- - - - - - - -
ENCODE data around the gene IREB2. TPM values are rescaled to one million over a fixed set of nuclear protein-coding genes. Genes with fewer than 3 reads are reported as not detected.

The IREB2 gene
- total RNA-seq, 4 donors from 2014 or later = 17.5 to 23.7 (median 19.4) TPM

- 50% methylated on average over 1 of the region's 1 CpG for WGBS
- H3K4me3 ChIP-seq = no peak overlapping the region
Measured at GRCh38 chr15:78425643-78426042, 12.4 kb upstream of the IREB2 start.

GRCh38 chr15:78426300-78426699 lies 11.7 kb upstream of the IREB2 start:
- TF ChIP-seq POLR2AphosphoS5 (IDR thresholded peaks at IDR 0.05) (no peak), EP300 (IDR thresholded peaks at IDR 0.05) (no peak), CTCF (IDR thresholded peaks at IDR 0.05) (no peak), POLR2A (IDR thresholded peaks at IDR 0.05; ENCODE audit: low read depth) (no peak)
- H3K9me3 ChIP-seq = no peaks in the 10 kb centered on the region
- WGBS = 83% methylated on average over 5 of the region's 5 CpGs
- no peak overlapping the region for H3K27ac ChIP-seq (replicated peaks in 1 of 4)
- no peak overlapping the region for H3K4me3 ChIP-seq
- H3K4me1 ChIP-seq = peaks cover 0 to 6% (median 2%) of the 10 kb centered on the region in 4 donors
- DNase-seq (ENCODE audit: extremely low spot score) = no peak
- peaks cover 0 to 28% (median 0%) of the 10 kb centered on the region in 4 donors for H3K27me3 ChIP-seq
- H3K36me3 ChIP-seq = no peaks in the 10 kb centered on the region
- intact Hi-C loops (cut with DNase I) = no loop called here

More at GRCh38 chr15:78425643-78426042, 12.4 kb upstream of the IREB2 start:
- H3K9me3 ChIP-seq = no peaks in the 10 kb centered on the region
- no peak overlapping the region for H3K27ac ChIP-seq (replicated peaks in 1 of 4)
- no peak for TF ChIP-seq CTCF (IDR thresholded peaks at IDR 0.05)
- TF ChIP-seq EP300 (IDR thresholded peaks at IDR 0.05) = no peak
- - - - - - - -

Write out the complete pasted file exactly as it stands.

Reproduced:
ENCODE data around the gene IREB2. TPM values are rescaled to one million over a fixed set of nuclear protein-coding genes. Genes with fewer than 3 reads are reported as not detected.

The IREB2 gene
- total RNA-seq, 4 donors from 2014 or later = 17.5 to 23.7 (median 19.4) TPM

- 50% methylated on average over 1 of the region's 1 CpG for WGBS
- H3K4me3 ChIP-seq = no peak overlapping the region
Measured at GRCh38 chr15:78425643-78426042, 12.4 kb upstream of the IREB2 start.

GRCh38 chr15:78426300-78426699 lies 11.7 kb upstream of the IREB2 start:
- TF ChIP-seq POLR2AphosphoS5 (IDR thresholded peaks at IDR 0.05) (no peak), EP300 (IDR thresholded peaks at IDR 0.05) (no peak), CTCF (IDR thresholded peaks at IDR 0.05) (no peak), POLR2A (IDR thresholded peaks at IDR 0.05; ENCODE audit: low read depth) (no peak)
- H3K9me3 ChIP-seq = no peaks in the 10 kb centered on the region
- WGBS = 83% methylated on average over 5 of the region's 5 CpGs
- no peak overlapping the region for H3K27ac ChIP-seq (replicated peaks in 1 of 4)
- no peak overlapping the region for H3K4me3 ChIP-seq
- H3K4me1 ChIP-seq = peaks cover 0 to 6% (median 2%) of the 10 kb centered on the region in 4 donors
- DNase-seq (ENCODE audit: extremely low spot score) = no peak
- peaks cover 0 to 28% (median 0%) of the 10 kb centered on the region in 4 donors for H3K27me3 ChIP-seq
- H3K36me3 ChIP-seq = no peaks in the 10 kb centered on the region
- intact Hi-C loops (cut with DNase I) = no loop called here

More at GRCh38 chr15:78425643-78426042, 12.4 kb upstream of the IREB2 start:
- H3K9me3 ChIP-seq = no peaks in the 10 kb centered on the region
- no peak overlapping the region for H3K27ac ChIP-seq (replicated peaks in 1 of 4)
- no peak for TF ChIP-seq CTCF (IDR thresholded peaks at IDR 0.05)
- TF ChIP-seq EP300 (IDR thresholded peaks at IDR 0.05) = no peak